Elon Musk’s Vegas transit loop cleared for expansion to connect Strip, key venues

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lon Musk’s Boring Company received initial approval on Wednesday to expand its Loop system under the Las Vegas Strip. If built, the full transportation network would shuttle passengers in Tesla vehicles via tunnels under Vegas, including stops at main casinos.

The project was approved by Clark County officials, and allows The Boring Company to extend beyond its current 1.7-mile footprint Vegas Loop system, reports Tech Crunch. It will now also run to Allegiant Stadium and UNLV.

“Expanding and moving forward with plans for the Vegas Loop, Clark County Commissioners just approved an agreement with The Boring Company to establish and maintain a transportation system that will go under the Las Vegas Strip,” said the Commission in a statement. 

“Thanks to the Clark County team for the great partnership and to the Commissioners for unanimous approval,” responded The Boring Company. “Vegas Loop is expanding – 29 miles and 51 stations!”

The initial county approval marks an important milestone, as the special use permits let the Musk-backed company to apply for the land use and building permits for each station and the tunnel. The new 29-mile route will count with 51 stations, including stops at casinos along the Vegas Strip. Further plans would make the Loop system eventually reach the McCarran International Airport.

According to the deal reached with Clark County, The Boring Company is set to pay for the tunnels, and the franchise agreement will last for 50 years. However, before the project becomes a reality, the company must first also secure a separate agreement approved by the city of Las Vegas.

The expansion of the Vegas Loop has the potential to be a gamechanger for the region, believes Steve Hill, CEO and president of Las Vegas Convention and Visitors Authority

“You don’t have to stop at every station along the way, you can get in the car here, you can go straight to where you want to go without stopping,” he remarked, according to Fox 5 Vegas. “There aren’t traffic lights, there aren’t stop signs, there aren’t stations that you have to stop at along the way.”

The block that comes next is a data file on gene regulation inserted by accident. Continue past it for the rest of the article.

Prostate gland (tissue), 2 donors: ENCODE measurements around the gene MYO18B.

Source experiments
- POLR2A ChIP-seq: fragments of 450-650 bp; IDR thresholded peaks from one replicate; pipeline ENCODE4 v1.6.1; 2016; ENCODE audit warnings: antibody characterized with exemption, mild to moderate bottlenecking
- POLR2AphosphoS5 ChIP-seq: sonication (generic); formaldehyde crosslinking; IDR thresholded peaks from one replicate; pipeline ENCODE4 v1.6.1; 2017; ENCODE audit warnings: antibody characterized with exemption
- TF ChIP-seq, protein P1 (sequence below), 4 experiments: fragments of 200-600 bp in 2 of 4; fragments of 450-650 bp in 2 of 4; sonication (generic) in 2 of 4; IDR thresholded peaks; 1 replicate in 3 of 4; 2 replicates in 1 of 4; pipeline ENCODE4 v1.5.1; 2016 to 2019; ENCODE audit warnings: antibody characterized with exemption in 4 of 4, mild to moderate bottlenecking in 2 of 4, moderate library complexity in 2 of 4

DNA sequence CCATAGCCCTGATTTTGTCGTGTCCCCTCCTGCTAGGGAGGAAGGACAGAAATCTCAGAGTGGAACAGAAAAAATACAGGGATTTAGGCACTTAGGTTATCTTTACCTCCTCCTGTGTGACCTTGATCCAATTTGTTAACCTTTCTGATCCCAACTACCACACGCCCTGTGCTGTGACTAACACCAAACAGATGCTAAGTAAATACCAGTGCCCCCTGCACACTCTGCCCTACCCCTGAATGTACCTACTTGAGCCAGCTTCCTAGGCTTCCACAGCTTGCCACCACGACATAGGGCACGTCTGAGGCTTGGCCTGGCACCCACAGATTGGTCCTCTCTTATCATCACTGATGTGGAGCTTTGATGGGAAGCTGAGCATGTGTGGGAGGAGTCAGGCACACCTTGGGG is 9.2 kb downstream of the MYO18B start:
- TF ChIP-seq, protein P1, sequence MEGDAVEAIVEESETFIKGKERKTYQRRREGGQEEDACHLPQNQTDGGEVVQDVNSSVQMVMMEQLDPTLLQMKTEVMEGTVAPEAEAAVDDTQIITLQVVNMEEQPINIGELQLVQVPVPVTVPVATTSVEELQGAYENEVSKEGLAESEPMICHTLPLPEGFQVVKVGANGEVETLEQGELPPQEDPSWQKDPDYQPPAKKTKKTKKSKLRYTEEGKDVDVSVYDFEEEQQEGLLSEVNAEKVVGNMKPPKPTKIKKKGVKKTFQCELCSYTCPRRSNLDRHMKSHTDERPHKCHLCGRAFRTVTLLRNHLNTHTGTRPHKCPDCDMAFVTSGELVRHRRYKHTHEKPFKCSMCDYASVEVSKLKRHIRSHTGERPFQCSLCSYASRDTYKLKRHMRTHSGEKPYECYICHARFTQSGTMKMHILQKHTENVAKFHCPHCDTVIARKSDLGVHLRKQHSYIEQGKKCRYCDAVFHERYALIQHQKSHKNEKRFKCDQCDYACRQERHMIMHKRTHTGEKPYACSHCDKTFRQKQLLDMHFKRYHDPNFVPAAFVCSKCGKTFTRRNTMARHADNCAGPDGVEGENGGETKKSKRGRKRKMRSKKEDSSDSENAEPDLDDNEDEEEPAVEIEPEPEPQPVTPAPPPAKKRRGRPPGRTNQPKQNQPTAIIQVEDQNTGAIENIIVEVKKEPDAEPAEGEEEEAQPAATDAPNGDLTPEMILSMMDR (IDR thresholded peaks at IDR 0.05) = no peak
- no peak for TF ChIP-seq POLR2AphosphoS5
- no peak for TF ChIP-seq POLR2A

The project is likely to be completed in a handful of years from now, and it is estimated that about 700 Tesla vehicles will run through the system at a time. Moreover, it is expected that about 57,000 people will be ushered through the loop per hour.

“Within a year, I would hope that we would be under construction with portions of the main system, and then we can continue to expand from there,” further said Hill. The express rides will be fare-based, with a cost likely more expensive than riding regional transit, but lesser than using rideshares. It could cost between $5 and $20 dollars to use the loop.

The Boring Company has been working to build out a system of tunnels underneath Las Vegas for a few years now. At one point, it was considered using sleds to shuttle cars from the surface to the tunnels and back, as well as pods that would give preference to cyclists and pedestrians.

The final version, however, only contemplates Teslas in tunnels. The plan is to ultimately use vehicles that can drive themselves, but since that project is still in development, the cars that run under the loop will all have human drivers.

The initial 1.7 miles of tunnels launched in June this year, under the Las Vegas Convention Center. It counts with three stations: LVCC West station, LVCC Central station, LVCC South station. Once completed, the Loop would enable anyone to get to virtually any hotel or casino emission-free while avoiding traffic

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